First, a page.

Seal of TennesseeFour expectant two-mom (well, mom-to-be) couples in Tennessee are suing the State of Tennessee after Gov. Bill Haslam (R) signed a bill requiring state law to interpret words by their “natural and ordinary meaning”—which LGBTQ advocates say could deny rights to same-sex couples. But the week also saw good news for one nonbiological mom fighting for custody rights in the state.

The four married couples, NBC News reports, filed the lawsuit Friday right after Gov. Haslam signed the bill. And although the new law could have repercussions for any same-sex couple, parents or not, it has a particular resonance for those with children.

The law was motivated by the efforts of conservative legislators to intervene last fall in a Knoxville custody battle between Sabrina and Erica Witt. The women, former legal spouses, had had a child through assisted insemination. State law says “a child born to a married woman as a result of artificial insemination, with consent of the married woman’s husband, is deemed to be the legitimate child of the husband and wife.” LGBTQ advocates feel that the U.S. Supreme Court’s decision in Obergefell, which made marriage equality the law of the land, requires terms like “husband” and “wife” to apply to any gender for the purpose of law. That would mean the nonbiological mother, just like a nonbiological father in a different-sex couple, would be a legal parent. The court, however, ruled against Erica, the nonbiological mother.

Despite this apparent, “win,” conservatives wanted to make sure there was no dispute next time, and introduced the “natural meaning” legislation, which the governor signed last week.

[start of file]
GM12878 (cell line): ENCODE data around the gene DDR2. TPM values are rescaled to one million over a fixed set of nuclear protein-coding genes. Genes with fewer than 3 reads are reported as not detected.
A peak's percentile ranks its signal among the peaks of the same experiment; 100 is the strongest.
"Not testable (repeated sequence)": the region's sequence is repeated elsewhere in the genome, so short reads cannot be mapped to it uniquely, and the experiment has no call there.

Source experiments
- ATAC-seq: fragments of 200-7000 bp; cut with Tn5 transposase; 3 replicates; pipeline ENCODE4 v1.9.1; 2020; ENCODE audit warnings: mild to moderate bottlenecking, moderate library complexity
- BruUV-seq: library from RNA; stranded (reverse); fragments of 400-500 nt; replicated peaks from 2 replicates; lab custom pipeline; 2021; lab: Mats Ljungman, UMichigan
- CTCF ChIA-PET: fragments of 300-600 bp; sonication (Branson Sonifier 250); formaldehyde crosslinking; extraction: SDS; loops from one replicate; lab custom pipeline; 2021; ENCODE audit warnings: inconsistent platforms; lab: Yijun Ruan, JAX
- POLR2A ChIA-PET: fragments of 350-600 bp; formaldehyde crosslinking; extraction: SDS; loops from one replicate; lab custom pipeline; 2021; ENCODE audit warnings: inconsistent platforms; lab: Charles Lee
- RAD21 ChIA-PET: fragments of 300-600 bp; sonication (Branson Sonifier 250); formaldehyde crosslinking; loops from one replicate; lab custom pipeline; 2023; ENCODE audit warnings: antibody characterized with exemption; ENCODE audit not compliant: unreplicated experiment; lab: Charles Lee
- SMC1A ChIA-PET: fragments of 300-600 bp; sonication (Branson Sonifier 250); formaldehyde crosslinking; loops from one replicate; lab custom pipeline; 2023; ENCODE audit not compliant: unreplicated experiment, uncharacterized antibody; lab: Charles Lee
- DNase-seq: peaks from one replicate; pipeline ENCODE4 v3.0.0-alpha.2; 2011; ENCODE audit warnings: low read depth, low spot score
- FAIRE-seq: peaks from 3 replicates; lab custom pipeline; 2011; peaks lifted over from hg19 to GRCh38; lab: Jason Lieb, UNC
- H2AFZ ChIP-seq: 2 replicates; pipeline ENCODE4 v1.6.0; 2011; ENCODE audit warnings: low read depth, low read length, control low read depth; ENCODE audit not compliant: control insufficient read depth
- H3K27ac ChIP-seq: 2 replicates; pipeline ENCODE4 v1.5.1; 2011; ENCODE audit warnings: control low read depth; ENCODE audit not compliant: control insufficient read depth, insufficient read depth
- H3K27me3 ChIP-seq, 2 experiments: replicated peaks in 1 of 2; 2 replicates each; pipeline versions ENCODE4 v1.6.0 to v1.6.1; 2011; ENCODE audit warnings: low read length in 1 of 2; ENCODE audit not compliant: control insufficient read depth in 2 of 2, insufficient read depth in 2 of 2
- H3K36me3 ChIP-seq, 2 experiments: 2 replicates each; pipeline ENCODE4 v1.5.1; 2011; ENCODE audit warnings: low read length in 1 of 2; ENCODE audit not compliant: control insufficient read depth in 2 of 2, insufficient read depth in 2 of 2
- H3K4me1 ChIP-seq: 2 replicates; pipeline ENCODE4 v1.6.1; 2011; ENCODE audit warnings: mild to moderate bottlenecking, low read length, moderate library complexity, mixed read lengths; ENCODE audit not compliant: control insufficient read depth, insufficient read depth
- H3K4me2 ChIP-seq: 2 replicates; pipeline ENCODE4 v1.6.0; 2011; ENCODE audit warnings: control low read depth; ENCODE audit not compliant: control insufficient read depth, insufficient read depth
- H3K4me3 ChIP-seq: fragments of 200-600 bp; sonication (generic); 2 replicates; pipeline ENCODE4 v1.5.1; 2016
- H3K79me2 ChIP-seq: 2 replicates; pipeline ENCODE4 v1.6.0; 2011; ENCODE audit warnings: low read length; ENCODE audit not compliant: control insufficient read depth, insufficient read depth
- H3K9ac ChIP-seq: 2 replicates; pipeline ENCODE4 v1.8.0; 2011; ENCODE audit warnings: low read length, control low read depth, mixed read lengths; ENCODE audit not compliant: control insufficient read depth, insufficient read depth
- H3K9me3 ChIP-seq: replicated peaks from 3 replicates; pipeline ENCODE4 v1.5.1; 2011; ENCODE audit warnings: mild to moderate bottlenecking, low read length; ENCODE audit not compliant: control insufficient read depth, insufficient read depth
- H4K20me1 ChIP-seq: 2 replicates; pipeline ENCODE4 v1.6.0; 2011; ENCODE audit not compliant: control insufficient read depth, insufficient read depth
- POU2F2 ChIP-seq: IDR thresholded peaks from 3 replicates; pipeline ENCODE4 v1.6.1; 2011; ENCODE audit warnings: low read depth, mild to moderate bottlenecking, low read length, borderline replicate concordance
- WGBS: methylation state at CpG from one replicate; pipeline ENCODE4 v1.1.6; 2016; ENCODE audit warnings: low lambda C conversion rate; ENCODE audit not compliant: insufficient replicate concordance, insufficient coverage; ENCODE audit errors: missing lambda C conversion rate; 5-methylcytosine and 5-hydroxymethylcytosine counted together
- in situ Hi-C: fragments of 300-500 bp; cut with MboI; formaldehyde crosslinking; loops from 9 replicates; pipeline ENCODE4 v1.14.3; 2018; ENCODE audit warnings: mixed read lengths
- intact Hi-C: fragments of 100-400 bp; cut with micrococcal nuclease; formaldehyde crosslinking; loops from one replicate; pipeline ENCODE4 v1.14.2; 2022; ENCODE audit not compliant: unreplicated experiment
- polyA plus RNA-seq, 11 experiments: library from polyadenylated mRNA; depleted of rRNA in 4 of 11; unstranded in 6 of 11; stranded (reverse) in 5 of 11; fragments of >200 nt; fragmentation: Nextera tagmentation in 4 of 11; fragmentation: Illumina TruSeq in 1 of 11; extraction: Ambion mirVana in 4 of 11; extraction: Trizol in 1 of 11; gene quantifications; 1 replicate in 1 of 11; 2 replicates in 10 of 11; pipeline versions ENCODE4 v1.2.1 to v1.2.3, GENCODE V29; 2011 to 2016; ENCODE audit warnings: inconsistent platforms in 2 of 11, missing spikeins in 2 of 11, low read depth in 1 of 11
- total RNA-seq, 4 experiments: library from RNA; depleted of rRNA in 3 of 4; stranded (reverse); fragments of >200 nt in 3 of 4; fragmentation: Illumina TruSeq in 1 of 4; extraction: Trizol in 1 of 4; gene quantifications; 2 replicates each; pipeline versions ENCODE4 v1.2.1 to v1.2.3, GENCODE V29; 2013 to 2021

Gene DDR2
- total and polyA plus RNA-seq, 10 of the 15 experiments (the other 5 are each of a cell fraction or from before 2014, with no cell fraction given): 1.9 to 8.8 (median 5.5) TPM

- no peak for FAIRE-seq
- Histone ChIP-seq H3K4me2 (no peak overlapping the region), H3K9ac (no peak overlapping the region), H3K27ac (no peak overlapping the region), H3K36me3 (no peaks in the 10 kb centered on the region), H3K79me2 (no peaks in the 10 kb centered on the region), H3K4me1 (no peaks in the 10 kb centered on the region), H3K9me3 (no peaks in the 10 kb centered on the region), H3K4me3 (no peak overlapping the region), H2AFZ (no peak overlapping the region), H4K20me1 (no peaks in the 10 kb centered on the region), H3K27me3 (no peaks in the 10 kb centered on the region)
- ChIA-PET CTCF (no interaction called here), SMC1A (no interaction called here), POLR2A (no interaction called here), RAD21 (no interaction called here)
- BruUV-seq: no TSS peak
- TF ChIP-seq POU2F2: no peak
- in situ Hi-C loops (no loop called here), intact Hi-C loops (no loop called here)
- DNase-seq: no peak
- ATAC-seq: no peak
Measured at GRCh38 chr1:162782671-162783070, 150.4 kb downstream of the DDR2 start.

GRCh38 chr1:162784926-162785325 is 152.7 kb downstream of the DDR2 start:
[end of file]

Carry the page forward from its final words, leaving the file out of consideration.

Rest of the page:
Cue the lawsuit by four expectant two-woman couples, each due this fall. They argue that the “natural meaning” law would mean the child couldn’t be covered by the nonbiological mother’s health insurance; wouldn’t be able to have both parents visit her in the Neonatal Intensive Care Unit (NICU) if needed; would not be able to access the nonbiological mother’s Social Security benefits; or be taken care of by the nonbiological mother in the event of death or incapacity of the biological mother.

Even as the new law began last week, though, 4th Circuit Court Judge Greg McMillan reversed his earlier decision and granted Erica Witt the rights of “father” to her child, reports the Knoxville News-Sentinel. She may see the child and must pay child support.

An attempt by a conservative legal group to intervene in the case earlier may have backfired. McMillan had told them, “The court finds that the current request to intervene constitutes an attempt to bypass the separation of powers provided for by the Tennessee constitution.” The group has said they will appeal his refusal to let them intervene. I find this despicable. All it does is add stress to a family and keep alive the possibility that a child won’t have the care and protection of both parents. For now, though, Erica Witt cannot be kept from the child that is hers by intent, love, and care.

Congratulations to her—and best wishes to the four other soon-to-be mom couples who are stepping up to fight the new law.